National Guard troops have fired tear gas and plastic bullets to disperse students protesting against the official results in Venezuela’s disputed presidential election as Nicolas Maduro, the acting president, was formally declared the winner of Sunday’s vote.
The students hurled chunks of concrete and stones back at the troops on a highway in Caracas on Monday.
The demonstrators were trying to reach the western part of the capital, where most of the government is headquartered.
Henrique Capriles, the opposition candidate, had earlier called on electoral authorities to suspend plans to officially proclaim Maduro as the winner of the election.
Repeating his call for a vote recount, Capriles said on Monday that Maduro would be an “illegitimate president” if he was proclaimed president.
Capriles urged Venezuelans to bang their kitchen pans later in the day if the proclamation went forward – a popular Latin American form of protest known as a cacerolazo – to “let the world know our outrage, our anger”.
Following his confirmation, Maduro urged his supporters on Monday to demonstrate across the nation on the same days that the opposition planned further protests.
“I continue calling for peace, and I call the people to combat in peace,” Maduro said on state-run television, calling for “mobilizations across the country” on Tuesday and Wednesday.
Venezuela’s chief prosecutor has now said that seven people have been killed and 61 injured in the protests encouraged by both the ‘president-elect’ and his opponent, following presidential elections in which the opposition candidate is demanding a recount.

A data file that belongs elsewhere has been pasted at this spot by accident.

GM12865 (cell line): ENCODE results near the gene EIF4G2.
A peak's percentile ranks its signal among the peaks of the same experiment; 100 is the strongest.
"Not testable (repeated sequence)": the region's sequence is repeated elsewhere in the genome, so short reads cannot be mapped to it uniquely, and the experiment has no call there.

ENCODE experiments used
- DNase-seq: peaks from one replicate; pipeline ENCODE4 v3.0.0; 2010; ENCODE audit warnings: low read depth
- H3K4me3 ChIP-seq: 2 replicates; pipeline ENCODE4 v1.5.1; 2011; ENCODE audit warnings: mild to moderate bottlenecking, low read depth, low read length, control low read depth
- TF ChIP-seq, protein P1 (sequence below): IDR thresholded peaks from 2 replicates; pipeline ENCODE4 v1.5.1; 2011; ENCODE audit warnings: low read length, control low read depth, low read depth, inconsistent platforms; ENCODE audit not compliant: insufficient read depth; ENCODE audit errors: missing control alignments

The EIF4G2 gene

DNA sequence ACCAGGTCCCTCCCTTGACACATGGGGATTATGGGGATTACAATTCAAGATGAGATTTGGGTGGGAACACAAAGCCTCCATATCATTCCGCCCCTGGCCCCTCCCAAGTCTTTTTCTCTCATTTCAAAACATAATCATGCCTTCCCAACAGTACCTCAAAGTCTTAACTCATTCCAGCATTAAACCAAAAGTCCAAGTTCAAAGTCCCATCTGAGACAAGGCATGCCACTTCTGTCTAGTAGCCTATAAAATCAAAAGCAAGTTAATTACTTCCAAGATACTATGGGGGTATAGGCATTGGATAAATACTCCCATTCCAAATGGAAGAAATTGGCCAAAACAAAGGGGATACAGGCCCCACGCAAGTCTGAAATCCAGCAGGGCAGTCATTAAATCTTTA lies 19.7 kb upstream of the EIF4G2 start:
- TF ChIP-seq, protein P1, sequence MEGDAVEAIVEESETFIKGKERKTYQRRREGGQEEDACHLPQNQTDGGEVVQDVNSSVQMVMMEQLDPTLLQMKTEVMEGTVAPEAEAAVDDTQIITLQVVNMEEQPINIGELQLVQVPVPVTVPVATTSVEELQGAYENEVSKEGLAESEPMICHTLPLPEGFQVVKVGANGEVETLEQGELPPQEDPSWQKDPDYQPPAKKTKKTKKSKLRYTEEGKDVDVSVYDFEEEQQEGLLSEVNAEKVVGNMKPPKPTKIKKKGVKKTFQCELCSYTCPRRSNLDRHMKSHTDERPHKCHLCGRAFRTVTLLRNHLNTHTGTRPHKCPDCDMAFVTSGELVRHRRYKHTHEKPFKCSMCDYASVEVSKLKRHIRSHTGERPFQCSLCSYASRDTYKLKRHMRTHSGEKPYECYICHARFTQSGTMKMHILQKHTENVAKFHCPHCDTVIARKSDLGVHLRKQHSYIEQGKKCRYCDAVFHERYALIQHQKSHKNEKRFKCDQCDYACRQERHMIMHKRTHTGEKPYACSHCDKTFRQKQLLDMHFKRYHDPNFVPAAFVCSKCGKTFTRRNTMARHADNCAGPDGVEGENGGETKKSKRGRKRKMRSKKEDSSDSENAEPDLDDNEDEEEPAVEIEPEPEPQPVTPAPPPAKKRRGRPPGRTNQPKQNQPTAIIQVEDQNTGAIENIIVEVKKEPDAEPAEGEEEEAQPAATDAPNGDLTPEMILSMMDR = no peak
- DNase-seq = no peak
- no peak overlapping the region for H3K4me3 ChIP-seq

The chief prosecutor said those killed were humble members of the working class, a suggestion that the opposition might be to blame. And Maduro, who said in a nationally televised appearance that he knew of five people shot to death in protests on Monday, blamed his opponent, Henrique Capriles for their deaths.
“You are responsible for the dead that we are mourning today,” Maduro said.
Capriles issued a message on Twitter blaming the government he says stole the election.
“The illegitimate one and his government ordered that there be violence to avoid counting the votes,” he said. “They are responsible!”
Throughout the campaign, Maduro blamed Venezuela’s frequent power blackouts on sabotage by government enemies and said food shortages are caused by hoarding by the private sector. So did Chavez before he died, but Sunday’s election results showed that a growing numbers of Venezuelans are no longer buying it.
Maduro, a former bus driver who rose to become foreign minister and vice president under Chavez, offered no ideas of his own for resolving the country’s problems. He did suggest at the news conference Monday night that a Cabinet shake-up was in the works, though he quickly added that he would ratify Vice President Jorge Arreaza, Chavez’s son-in-law, in his post.
A recount would have done the country some good and clear the air on whether there were irregularities in the election, analysts said.